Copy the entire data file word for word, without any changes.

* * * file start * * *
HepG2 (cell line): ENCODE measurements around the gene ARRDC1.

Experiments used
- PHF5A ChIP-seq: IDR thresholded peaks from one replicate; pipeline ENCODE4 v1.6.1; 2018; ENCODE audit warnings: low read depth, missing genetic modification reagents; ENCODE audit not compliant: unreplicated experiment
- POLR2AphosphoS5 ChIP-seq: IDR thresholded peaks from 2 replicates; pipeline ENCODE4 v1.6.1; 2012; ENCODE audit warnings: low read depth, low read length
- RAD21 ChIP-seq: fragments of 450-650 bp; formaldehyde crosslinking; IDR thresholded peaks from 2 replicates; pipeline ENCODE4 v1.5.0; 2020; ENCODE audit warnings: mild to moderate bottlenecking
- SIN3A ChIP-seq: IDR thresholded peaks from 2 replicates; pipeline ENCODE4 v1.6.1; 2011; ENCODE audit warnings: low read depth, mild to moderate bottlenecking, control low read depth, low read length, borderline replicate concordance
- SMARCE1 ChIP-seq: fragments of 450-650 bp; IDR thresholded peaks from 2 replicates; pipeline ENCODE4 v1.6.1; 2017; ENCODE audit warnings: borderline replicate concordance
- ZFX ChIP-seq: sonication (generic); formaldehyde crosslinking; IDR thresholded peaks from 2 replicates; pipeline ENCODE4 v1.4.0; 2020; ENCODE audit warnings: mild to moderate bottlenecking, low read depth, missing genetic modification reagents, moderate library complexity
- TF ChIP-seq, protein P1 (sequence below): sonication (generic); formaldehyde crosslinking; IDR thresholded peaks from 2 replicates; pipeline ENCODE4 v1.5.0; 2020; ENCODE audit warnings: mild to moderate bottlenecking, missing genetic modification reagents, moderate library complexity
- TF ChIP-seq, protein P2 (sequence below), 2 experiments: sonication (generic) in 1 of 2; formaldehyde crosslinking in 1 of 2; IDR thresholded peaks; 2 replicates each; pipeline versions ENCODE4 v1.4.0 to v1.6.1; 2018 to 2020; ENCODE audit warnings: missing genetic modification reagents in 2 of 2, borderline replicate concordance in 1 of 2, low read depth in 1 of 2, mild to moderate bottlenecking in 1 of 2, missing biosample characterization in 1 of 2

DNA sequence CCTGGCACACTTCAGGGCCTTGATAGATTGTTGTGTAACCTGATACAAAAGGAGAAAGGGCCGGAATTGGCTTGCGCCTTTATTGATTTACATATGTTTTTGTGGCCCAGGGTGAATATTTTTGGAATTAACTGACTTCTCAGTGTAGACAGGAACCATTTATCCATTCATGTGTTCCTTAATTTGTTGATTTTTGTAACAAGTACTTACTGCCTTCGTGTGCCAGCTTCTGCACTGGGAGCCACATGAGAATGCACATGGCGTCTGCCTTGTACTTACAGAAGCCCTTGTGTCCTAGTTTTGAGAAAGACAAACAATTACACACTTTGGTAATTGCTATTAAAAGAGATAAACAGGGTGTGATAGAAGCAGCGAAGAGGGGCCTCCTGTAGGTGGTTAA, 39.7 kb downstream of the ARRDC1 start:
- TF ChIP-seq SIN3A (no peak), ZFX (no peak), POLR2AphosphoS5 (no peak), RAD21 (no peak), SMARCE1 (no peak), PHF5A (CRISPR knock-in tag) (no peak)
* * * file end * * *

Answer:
HepG2 (cell line): ENCODE measurements around the gene ARRDC1.

Experiments used
- PHF5A ChIP-seq: IDR thresholded peaks from one replicate; pipeline ENCODE4 v1.6.1; 2018; ENCODE audit warnings: low read depth, missing genetic modification reagents; ENCODE audit not compliant: unreplicated experiment
- POLR2AphosphoS5 ChIP-seq: IDR thresholded peaks from 2 replicates; pipeline ENCODE4 v1.6.1; 2012; ENCODE audit warnings: low read depth, low read length
- RAD21 ChIP-seq: fragments of 450-650 bp; formaldehyde crosslinking; IDR thresholded peaks from 2 replicates; pipeline ENCODE4 v1.5.0; 2020; ENCODE audit warnings: mild to moderate bottlenecking
- SIN3A ChIP-seq: IDR thresholded peaks from 2 replicates; pipeline ENCODE4 v1.6.1; 2011; ENCODE audit warnings: low read depth, mild to moderate bottlenecking, control low read depth, low read length, borderline replicate concordance
- SMARCE1 ChIP-seq: fragments of 450-650 bp; IDR thresholded peaks from 2 replicates; pipeline ENCODE4 v1.6.1; 2017; ENCODE audit warnings: borderline replicate concordance
- ZFX ChIP-seq: sonication (generic); formaldehyde crosslinking; IDR thresholded peaks from 2 replicates; pipeline ENCODE4 v1.4.0; 2020; ENCODE audit warnings: mild to moderate bottlenecking, low read depth, missing genetic modification reagents, moderate library complexity
- TF ChIP-seq, protein P1 (sequence below): sonication (generic); formaldehyde crosslinking; IDR thresholded peaks from 2 replicates; pipeline ENCODE4 v1.5.0; 2020; ENCODE audit warnings: mild to moderate bottlenecking, missing genetic modification reagents, moderate library complexity
- TF ChIP-seq, protein P2 (sequence below), 2 experiments: sonication (generic) in 1 of 2; formaldehyde crosslinking in 1 of 2; IDR thresholded peaks; 2 replicates each; pipeline versions ENCODE4 v1.4.0 to v1.6.1; 2018 to 2020; ENCODE audit warnings: missing genetic modification reagents in 2 of 2, borderline replicate concordance in 1 of 2, low read depth in 1 of 2, mild to moderate bottlenecking in 1 of 2, missing biosample characterization in 1 of 2

DNA sequence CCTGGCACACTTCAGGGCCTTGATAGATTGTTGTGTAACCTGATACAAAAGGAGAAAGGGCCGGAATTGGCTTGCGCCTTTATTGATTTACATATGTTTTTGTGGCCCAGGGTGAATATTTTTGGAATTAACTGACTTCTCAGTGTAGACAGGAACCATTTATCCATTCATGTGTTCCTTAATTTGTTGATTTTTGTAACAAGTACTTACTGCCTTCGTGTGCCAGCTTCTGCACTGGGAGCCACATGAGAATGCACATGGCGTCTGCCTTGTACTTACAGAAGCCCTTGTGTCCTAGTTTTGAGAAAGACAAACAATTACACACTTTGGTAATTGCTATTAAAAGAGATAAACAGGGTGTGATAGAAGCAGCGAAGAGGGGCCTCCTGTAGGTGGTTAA, 39.7 kb downstream of the ARRDC1 start:
- TF ChIP-seq SIN3A (no peak), ZFX (no peak), POLR2AphosphoS5 (no peak), RAD21 (no peak), SMARCE1 (no peak), PHF5A (CRISPR knock-in tag) (no peak)